Mead                 
Cider                         
Ger'merican Blonde
Amber Ale
Next:
Ger Pils
O'Fest

Offline HoosierBrew

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Re: Mash PH and darker grains
« Reply #6 on: March 02, 2015, 06:29:33 PM »
Thanks for the help!

Here is link to my water adjustments for a dry stout I was planning to brew:
http://www.brewersfriend.com/mash-chemistry-and-brewing-water-calculator/?id=XK4XW4Y

I think I am leaning towards mashing everything together based on the comments so far

just a suggestion, but don't be afraid to add a little baking soda and land your PH in the 5.5-5.6 range. Ive found this to really benefit my darker beer-along with a lower sulfate level.

+1
Jon H.

Offline petermmitchell

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Re: Mash PH and darker grains
« Reply #7 on: March 02, 2015, 10:04:34 PM »
When the pH is controlled properly, I don't find that mashing all the grains together contributes to harshness or astringency. However if the mashing water doesn't have enough alkalinity to keep the mash pH from dropping too far, that is when reserving the roast and crystal malts can be helpful. Just remember that this reserve technique only solves part of the problem and there can still be other problems that affect the beer and its flavor. Beer styles where the reserve technique works well include Irish dry stout, Schwartzbier, and Munich Dunkel. The technique does not work well for most porters or stouts where smoothness in the roast flavor is desired.

PS: If you mashing water has way too much alkalinity, then all bets are off and it really doesn't matter what you do. Your beer is not going to be as good as you want it to be.


I was diluting my source water by 25% distilled to get my 120ppm chloride level down to 90ppm and then adding gypsum back to get my calcium up to around 50 ppm from 36 ppm.  However this puts me at 70 ppm for sulfate.  For malty beers, is this too high for sulfate?  Would I be better off with lower calc and higher chloride and just adjust the mash ph based on the grist for malty beers?

Offline Wort-H.O.G.

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Re: Mash PH and darker grains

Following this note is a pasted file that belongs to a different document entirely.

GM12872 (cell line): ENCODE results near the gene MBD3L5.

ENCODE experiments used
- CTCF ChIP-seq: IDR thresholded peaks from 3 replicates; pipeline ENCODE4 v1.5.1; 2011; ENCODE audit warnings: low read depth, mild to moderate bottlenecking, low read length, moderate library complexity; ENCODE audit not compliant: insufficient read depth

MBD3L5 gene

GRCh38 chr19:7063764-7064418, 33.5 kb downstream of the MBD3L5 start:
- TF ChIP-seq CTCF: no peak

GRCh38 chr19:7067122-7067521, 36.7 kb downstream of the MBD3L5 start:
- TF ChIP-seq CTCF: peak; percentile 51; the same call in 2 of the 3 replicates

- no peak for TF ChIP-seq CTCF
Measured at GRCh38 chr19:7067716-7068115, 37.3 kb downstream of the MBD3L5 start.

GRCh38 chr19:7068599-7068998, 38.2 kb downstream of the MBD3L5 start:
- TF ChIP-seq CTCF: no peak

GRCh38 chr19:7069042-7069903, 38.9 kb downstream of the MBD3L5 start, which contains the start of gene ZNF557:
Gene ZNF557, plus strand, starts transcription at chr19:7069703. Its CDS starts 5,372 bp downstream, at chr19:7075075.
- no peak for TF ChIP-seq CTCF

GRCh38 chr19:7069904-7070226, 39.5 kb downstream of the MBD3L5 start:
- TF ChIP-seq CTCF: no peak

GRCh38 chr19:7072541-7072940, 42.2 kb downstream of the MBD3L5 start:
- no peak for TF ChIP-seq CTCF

« Reply #8 on: March 02, 2015, 10:58:25 PM »
When the pH is controlled properly, I don't find that mashing all the grains together contributes to harshness or astringency. However if the mashing water doesn't have enough alkalinity to keep the mash pH from dropping too far, that is when reserving the roast and crystal malts can be helpful. Just remember that this reserve technique only solves part of the problem and there can still be other problems that affect the beer and its flavor. Beer styles where the reserve technique works well include Irish dry stout, Schwartzbier, and Munich Dunkel. The technique does not work well for most porters or stouts where smoothness in the roast flavor is desired.

PS: If you mashing water has way too much alkalinity, then all bets are off and it really doesn't matter what you do. Your beer is not going to be as good as you want it to be.


I was diluting my source water by 25% distilled to get my 120ppm chloride level down to 90ppm and then adding gypsum back to get my calcium up to around 50 ppm from 36 ppm.  However this puts me at 70 ppm for sulfate.  For malty beers, is this too high for sulfate?  Would I be better off with lower calc and higher chloride and just adjust the mash ph based on the grist for malty beers?

your sulfate is ok. FWIW, you can use less gypsum and mor calcium chloride to get to same place.
more important to me would be a bump in the PH with baking soda to get between 5.5-5.6
Ken- Chagrin Falls, OH
CPT, U.S.Army
https://www.facebook.com/pages/Harveys-Brewhaus/405092862905115

http://braukaiser.com/wiki/index.php?title=The_Science_of_Mashing

Serving:        In Process:
Vienna IPA          O'Fest
Dort
Mead                 
Cider                         
Ger'merican Blonde
Amber Ale
Next:
Ger Pils
O'Fest